By sheer coincidence, I happened to be typing at my computer only three blocks away from the Interstate 35 bridge when it collapsed in Minneapolis two weeks ago. I heard the crash, but had no idea what it was until a few minutes later I heard sirens which did not ever seem to stop, as well as numerous helicopters overhead. When I turned on the radio, I learned what had happened.
It’s an odd circumstance for a journalist to be, by accident, at the site of a local event which becomes the number one news story in the nation, and among the top stories in the world for several days. I knew that it would be only hours before many of my colleagues would be in town to cover this story, and of course, they did come with so many satellite trucks that it resembled the site of a national political convention.
Bridges are by their nature important parts of almost everyone’s daily life. There are many tens of thousands of them, and we cross them many times a day without thinking about it.
Bridges are not only what we use every day for transport, they are by their nature powerful symbols we use in our language as metaphors for how we understand, and how we relate to others.
It should be no surprise, then, that the collapse of the I-35 bridge in Minneapolis would lead to an avalanche of commentary and interpretation about political and economic matters not directly related to the disaster.
Eusebio Val, Washington correspondent for the Spanish daily La Vanguardia and an astute observer of the United States and Europe, wrote me a few days later from his home in Barcelona (where he was vacationing) that many Europeans were interpreting the Minneapolis bridge collapse as a metaphor for their belief that America’s power was declining in the world. He does not necessarily agree with that, and I certainly don’t, but it illustrates how easily a local and single incident can be transformed into something else.
Back in the United States, it did not take very long for local political partisans, mostly Democrats, to contend that the bridge collapse was the result of the Republican governor of Minnesota not agreeing to raise taxes in the recent legislative session. The legislature is overwhelmingly controlled by Democrats who have called for dramatically increased taxes.
The same theme was echoed by national Democrats, and bills were immediately introduced to raise the national gasoline tax to pay for bridge maintenance and repairs.
Gov. Tim Pawlenty of Minnesota, a conservative Republican who had previously and, I think, gutsily resisted tax increases and prevailed, suddenly announced that he might call a special session of the state legislature to raise the gasoline tax, even though Congress had speedily approved and President Bush signed a bill for $250 million to pay for a new bridge.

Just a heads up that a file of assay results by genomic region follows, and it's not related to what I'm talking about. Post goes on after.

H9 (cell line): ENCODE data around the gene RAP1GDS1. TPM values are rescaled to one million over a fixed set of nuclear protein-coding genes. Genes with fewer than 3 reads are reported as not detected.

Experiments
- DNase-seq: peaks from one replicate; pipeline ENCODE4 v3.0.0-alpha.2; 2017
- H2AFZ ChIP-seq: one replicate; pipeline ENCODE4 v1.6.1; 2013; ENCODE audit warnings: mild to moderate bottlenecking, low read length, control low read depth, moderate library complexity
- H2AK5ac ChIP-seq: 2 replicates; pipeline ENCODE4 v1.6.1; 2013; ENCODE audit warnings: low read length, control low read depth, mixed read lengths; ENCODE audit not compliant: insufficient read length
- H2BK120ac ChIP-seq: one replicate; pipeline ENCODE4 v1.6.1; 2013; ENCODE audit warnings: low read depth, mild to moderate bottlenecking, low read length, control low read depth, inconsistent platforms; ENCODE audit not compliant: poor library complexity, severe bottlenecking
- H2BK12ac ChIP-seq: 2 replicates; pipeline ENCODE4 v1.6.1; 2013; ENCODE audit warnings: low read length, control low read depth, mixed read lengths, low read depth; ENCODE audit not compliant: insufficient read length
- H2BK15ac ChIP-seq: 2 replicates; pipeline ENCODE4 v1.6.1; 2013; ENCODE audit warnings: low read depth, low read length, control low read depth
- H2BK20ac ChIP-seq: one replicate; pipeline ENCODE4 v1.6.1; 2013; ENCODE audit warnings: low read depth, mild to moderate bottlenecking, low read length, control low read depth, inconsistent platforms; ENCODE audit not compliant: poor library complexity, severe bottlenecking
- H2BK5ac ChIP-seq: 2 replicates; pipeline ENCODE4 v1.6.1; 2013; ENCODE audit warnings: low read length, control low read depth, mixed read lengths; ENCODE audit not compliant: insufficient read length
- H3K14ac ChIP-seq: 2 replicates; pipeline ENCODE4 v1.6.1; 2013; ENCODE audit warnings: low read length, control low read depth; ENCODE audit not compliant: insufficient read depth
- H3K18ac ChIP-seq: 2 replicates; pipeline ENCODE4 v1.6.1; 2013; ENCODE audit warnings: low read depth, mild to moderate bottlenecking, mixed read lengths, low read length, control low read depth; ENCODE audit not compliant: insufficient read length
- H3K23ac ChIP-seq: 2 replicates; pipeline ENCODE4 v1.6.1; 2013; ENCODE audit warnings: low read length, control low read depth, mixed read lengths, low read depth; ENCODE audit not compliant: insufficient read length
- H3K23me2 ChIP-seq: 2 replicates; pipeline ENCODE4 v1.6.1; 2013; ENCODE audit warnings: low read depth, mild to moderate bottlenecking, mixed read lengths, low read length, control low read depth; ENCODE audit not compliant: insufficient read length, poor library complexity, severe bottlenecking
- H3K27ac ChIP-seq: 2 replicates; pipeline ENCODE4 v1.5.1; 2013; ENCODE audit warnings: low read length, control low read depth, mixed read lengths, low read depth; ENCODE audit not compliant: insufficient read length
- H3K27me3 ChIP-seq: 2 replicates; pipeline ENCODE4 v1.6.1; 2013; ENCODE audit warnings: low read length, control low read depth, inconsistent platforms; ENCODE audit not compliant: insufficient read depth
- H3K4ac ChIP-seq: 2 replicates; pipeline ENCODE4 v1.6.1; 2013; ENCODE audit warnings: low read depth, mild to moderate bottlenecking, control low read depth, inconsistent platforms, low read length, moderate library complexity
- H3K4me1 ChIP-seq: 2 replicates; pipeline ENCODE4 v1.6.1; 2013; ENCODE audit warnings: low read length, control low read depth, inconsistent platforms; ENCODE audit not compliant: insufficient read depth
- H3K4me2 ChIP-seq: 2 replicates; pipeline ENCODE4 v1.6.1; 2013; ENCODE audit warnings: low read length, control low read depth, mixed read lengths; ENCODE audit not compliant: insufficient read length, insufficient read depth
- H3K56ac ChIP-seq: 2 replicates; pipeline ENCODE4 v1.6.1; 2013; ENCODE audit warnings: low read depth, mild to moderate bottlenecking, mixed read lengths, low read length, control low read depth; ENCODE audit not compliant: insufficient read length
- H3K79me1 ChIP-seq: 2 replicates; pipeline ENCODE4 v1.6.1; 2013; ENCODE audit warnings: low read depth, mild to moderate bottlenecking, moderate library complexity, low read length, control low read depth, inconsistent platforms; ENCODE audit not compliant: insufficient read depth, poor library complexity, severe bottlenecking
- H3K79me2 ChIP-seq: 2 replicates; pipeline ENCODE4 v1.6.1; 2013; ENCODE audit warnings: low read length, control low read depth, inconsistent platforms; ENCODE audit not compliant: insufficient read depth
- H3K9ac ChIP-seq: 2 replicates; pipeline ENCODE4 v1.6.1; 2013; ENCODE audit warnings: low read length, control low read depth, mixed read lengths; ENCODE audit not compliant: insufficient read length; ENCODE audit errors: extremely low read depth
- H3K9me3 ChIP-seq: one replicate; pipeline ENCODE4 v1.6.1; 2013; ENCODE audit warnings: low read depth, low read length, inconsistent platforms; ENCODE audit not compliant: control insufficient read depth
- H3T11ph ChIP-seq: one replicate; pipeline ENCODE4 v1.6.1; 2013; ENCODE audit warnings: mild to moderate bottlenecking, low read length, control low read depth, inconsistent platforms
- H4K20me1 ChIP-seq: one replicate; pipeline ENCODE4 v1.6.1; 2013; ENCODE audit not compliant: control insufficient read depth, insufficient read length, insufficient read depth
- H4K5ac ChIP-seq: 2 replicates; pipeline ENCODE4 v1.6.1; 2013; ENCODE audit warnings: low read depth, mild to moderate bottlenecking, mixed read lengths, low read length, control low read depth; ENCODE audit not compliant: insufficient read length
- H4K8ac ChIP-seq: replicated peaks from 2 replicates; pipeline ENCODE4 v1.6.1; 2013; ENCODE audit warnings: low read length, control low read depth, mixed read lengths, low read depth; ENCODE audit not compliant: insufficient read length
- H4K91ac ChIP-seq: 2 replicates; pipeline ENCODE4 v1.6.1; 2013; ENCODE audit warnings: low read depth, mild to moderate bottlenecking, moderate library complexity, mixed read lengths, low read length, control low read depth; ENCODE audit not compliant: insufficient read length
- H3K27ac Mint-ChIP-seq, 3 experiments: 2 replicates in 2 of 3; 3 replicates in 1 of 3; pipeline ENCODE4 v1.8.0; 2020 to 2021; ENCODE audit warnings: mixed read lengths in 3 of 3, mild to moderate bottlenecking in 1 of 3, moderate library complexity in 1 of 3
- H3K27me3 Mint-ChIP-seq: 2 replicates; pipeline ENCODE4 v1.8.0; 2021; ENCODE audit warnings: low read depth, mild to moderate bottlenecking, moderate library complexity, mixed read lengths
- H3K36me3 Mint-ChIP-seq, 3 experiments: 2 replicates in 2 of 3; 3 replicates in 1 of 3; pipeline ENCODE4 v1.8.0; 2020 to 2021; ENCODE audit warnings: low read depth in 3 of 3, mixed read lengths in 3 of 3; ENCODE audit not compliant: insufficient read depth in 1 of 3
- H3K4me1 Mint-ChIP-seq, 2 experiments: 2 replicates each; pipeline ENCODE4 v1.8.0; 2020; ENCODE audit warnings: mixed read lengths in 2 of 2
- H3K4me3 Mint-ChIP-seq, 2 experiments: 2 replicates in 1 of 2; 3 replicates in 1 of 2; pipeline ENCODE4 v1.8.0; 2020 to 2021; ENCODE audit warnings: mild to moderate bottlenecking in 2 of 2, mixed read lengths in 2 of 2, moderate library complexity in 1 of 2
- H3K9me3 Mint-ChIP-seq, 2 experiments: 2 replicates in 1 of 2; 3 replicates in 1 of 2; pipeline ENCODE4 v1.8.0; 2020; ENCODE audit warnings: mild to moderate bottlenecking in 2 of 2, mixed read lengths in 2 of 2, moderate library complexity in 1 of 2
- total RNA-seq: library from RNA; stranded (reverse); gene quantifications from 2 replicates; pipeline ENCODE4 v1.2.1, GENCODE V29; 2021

The local public apparently did not agree. A poll taken at the height of emotion about the disaster showed overwhelming opposition to an increase in the gas tax. Republican Sen. Norm Coleman, a political moderate, wrote an Op-Ed in one of the local daily newspapers suggesting that new taxes were not the solution, but a new approach was, citing three recent bridge repairs in record time at lower cost using private companies and incentives. Newt Gingrich wrote an Op-Ed in the other local daily suggesting the same thing.
Mr. Pawlenty is a very smart guy, and I can’t imagine him going forward with a gas-tax increase. Instead, using a new free-market approach with incentives, he and local officials could get the new bridge built and in operation in time for the Republican National convention next September in St. Paul. What a statement he and Minnesota could then make — welcoming delegates and the national media with a ceremony to open the reconstructed bridge in less than a year and under budget.
With so many bridges in the United States, many of them in various states of disrepair, an actual collapse is a very rare event. This suggests a variation of the axiom that “All politics is local” as “All bridge collapses are local.” Indeed, there is evidence that the I-35 bridge, with bumper-to-bumper traffic the day it collapsed and several trucks reportedly parked on the bridge, loaded with many tons of crushed stone to be used for the repaving then underway, was the result of a significant weight overload compounding its already known structural weaknesses.
Yet knowing the actual cause will have to await the investigation now underway.
Bridge safety is very important, and every bridge in American should be safe and secure. We should also use a bridge disaster like this one as an opportunity to reconsider how we maintain our bridge infrastructure (and how to do that without just throwing in new taxes as a substitute for innovation).
But let’s also be careful about trying to contrive a tragic local event into something it is not.
Barry Casselman writes about national politics for Preludium News Service.